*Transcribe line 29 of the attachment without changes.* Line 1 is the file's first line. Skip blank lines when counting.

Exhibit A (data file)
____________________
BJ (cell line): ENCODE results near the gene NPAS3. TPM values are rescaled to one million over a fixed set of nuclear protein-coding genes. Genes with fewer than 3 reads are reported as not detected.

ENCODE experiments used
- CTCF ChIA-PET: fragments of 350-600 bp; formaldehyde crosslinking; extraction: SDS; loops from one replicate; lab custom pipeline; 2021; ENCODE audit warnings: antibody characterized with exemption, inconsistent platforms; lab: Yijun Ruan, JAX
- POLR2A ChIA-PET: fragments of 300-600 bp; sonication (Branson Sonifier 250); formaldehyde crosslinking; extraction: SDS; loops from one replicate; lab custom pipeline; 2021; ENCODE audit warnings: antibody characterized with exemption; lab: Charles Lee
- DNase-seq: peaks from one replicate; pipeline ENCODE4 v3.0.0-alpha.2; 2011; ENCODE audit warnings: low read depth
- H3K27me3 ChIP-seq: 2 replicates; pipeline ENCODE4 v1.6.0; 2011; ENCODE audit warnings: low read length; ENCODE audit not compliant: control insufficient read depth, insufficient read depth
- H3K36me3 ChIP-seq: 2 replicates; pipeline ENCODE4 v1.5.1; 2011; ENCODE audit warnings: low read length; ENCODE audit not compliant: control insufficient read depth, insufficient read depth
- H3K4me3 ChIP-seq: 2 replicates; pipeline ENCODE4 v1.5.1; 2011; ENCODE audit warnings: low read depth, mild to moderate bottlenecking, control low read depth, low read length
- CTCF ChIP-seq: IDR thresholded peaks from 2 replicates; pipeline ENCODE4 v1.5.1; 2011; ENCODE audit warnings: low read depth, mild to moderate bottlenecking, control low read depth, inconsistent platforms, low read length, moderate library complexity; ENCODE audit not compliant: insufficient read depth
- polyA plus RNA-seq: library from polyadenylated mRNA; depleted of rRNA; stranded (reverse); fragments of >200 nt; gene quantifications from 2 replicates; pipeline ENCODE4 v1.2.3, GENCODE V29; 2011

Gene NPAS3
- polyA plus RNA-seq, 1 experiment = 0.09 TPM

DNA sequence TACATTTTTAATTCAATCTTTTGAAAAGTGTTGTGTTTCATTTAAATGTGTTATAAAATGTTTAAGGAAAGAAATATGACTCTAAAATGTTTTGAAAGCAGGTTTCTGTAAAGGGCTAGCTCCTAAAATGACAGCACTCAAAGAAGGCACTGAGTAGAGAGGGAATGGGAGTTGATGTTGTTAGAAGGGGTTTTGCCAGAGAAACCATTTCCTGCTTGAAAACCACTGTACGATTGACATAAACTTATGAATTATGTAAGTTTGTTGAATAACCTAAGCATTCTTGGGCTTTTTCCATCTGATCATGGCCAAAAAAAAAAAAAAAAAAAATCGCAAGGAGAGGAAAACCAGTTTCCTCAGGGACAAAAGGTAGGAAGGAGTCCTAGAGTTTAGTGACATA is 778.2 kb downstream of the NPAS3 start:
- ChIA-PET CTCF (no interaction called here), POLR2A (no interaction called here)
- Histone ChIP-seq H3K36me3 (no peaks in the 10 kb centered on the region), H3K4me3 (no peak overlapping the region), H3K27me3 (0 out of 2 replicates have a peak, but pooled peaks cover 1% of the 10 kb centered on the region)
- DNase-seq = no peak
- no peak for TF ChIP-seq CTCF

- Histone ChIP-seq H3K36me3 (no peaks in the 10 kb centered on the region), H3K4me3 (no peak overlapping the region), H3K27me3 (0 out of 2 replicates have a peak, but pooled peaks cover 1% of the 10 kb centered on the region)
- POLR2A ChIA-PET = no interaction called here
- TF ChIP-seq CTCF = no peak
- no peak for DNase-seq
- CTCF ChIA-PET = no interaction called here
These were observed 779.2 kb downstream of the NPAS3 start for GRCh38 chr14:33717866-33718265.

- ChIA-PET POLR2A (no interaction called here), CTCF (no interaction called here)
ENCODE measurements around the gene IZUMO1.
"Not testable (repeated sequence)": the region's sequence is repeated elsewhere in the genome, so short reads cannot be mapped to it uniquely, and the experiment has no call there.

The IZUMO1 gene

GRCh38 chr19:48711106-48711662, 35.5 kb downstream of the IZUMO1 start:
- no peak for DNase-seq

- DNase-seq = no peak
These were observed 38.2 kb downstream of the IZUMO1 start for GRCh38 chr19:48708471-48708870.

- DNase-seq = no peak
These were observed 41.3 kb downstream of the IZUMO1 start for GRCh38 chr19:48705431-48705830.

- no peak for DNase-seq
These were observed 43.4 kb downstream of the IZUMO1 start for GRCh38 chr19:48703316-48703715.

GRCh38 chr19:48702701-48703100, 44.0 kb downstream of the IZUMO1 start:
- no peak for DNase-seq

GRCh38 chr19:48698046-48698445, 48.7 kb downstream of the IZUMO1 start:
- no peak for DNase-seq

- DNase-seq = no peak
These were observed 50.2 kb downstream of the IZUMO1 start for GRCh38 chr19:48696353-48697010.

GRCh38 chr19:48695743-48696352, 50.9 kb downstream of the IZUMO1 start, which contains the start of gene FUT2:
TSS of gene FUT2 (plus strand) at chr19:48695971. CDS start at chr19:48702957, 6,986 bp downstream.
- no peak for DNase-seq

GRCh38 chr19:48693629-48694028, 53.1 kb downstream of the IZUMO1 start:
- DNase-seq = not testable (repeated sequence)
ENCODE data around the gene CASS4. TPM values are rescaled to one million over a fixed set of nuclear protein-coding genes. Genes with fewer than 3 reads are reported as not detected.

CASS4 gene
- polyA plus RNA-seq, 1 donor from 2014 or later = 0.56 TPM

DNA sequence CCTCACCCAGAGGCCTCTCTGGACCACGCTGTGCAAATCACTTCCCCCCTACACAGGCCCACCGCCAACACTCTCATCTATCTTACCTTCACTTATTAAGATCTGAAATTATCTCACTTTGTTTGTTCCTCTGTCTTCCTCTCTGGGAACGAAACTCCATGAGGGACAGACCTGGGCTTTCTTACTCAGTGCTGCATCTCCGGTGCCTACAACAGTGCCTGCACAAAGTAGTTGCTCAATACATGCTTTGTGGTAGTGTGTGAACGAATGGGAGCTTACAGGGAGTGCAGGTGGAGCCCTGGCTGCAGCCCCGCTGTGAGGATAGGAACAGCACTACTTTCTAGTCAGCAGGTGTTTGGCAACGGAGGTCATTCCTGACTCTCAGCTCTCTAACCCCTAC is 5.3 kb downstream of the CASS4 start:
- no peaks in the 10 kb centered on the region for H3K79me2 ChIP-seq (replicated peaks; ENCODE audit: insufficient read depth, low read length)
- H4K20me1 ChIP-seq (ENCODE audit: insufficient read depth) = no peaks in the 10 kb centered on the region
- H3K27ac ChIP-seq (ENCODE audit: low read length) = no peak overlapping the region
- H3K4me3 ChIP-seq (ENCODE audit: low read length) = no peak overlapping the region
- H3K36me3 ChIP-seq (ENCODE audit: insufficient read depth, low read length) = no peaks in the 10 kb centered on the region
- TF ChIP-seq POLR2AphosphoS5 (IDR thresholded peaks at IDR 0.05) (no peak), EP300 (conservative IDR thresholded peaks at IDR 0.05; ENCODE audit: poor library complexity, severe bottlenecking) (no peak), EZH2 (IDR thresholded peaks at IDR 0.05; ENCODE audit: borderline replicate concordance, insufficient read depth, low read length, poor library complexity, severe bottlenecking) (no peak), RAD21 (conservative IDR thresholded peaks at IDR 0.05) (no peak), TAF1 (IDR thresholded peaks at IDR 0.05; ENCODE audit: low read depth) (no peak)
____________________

- no peak for DNase-seq